Brazilian Diplomat Seeks Stronger Links Between His Country and Israel

Foreign Minister Mario Gibson Barboza of Brazil called on President Zalman Shazar this morning at the start of his four-day official visit to Israel. He told reporters that he came to strengthen links between his country and Israel. Barboza visited Cairo last week.

Israeli observers discounted the possibility that the Brazilian diplomat intended to be active in mediation between Israel and the Arab states. They regard his visit as a good-will gesture in line with Brazil’s policy of broadening its diplomatic contacts.

Yitzhak Harkavi, Israel’s Ambassador to Brazil who returned here to be on hand for Barboza’s visit, told reporters today that Brazil has consistently maintained a neutral policy in the Middle East. Harkavi said Brazil has not been as friendly to Israel as some of the smaller Latin American countries but noted that relations on both sides have always been correct.

AGREEMENTS EXPECTED TO BE SIGNED

Barboza held a working session with Foreign Minister Abba Eban this morning and was Eban’s dinner guest this evening. It is believed that their discussions included Israel’s quest for reciprocal air landing rights. Brazil, so far, has turned down all requests for landing rights for El Al at Rio de Janeiro. In that respect Brazil is believed to be bowing to heavy pressure on the part of some Arab countries. The Arabs have threatened to cancel the landing rights of Varig, Brazil’s national airline, if the Israeli airline is accorded landing rights in Brazil.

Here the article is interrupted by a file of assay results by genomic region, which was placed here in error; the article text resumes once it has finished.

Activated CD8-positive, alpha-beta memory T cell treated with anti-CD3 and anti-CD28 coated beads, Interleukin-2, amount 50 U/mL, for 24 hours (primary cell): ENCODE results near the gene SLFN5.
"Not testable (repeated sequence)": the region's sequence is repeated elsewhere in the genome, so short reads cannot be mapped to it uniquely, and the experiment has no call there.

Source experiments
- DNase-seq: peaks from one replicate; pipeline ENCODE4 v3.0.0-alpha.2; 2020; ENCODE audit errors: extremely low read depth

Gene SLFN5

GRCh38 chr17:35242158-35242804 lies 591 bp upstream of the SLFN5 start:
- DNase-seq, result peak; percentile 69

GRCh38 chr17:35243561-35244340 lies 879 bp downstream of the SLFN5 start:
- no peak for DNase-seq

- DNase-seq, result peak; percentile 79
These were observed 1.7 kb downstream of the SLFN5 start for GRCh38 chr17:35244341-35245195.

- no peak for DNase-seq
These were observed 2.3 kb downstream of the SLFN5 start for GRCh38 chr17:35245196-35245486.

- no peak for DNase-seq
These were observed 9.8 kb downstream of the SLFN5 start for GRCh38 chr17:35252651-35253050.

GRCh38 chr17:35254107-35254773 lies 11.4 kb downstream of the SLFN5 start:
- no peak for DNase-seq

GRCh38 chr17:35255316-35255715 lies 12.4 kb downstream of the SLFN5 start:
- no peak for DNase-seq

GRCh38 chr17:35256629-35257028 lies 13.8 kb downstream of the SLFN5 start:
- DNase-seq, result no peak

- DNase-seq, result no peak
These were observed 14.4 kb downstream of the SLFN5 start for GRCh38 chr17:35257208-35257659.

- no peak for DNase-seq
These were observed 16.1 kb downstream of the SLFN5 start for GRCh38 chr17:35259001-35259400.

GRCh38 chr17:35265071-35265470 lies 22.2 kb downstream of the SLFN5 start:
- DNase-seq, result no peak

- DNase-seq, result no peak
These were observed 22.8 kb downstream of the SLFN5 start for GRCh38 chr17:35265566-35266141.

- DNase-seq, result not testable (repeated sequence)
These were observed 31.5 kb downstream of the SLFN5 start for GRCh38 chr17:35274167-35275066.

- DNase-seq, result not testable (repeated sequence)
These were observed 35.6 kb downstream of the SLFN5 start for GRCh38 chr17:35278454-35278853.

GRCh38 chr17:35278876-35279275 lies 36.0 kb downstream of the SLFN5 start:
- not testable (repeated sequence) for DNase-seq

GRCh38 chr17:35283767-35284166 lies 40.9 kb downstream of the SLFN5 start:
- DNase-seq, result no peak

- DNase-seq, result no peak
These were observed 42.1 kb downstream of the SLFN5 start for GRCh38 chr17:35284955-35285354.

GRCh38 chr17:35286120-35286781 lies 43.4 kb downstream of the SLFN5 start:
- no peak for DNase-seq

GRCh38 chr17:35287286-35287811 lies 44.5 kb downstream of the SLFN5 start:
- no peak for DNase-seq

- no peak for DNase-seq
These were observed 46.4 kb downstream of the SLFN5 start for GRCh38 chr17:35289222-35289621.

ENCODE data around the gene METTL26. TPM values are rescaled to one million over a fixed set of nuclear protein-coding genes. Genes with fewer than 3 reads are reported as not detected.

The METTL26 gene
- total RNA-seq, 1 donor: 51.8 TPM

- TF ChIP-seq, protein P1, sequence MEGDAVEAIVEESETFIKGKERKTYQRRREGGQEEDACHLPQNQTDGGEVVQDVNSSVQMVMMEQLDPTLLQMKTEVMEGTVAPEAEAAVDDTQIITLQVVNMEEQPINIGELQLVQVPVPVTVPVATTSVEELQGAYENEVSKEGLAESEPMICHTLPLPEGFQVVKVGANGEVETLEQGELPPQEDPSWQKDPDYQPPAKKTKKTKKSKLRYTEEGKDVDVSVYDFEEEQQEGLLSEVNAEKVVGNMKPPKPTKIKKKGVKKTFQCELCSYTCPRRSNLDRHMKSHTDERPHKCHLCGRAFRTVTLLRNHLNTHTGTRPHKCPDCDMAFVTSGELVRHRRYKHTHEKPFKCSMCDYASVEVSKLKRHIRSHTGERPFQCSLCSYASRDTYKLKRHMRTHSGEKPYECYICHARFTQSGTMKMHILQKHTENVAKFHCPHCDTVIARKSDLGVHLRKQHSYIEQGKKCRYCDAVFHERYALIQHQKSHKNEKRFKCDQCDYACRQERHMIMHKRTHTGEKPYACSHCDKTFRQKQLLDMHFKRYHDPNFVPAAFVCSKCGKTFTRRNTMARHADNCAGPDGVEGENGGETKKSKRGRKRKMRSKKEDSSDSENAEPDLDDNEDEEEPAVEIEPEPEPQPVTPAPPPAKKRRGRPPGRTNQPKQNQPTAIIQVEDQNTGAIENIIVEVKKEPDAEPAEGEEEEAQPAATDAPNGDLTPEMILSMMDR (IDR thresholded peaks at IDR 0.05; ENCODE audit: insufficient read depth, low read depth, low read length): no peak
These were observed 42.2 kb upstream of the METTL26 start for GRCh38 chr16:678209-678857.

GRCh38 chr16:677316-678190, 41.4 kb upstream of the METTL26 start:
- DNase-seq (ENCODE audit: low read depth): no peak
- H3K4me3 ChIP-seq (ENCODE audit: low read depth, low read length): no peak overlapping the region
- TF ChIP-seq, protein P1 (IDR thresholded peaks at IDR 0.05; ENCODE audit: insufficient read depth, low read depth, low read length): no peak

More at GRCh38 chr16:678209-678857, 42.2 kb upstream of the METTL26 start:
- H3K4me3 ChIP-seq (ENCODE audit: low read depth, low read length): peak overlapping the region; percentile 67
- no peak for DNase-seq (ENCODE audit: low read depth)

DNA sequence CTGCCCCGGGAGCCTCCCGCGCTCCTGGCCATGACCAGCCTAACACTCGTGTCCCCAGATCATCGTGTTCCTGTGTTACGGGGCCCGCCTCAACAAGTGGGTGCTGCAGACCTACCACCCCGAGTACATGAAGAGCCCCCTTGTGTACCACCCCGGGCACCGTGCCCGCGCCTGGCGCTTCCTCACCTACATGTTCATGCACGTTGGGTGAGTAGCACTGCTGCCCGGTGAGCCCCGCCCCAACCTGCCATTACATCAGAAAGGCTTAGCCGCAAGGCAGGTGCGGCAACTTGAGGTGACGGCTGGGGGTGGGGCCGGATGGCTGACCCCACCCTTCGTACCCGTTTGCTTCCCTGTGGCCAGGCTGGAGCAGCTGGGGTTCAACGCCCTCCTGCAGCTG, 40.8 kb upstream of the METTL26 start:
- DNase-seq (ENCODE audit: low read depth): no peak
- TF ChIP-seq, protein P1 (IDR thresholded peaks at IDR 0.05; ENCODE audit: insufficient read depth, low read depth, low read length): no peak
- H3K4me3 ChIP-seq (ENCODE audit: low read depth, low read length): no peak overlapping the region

While in Cairo, Barboza singed an agreement with the Egyptian government which permits the Patrobas oil company of Brazil to prospect for oil in Egypt. His official statement at the end of his Cairo visit reaffirmed Brazil’s adherence to Security Council Resolution 242.

The Brazilian Foreign Minister is expected to sign agreements here for increased scientific and technical cooperation with Israel. Israeli agronomists and irrigation engineers have won praise in Brazil for their successful work in the difficult terrain of northeastern Brazil. Israel operates a post-graduate course for agriculturalists in northern Brazil.

Barboza was accompanied on his trip by Oswaldo Aranha a Brazilian industrialist and a son of the late Oswaldo Aranha who was president of the United Nations General Assembly in Nov. 1947 when it voted to partition Palestine.

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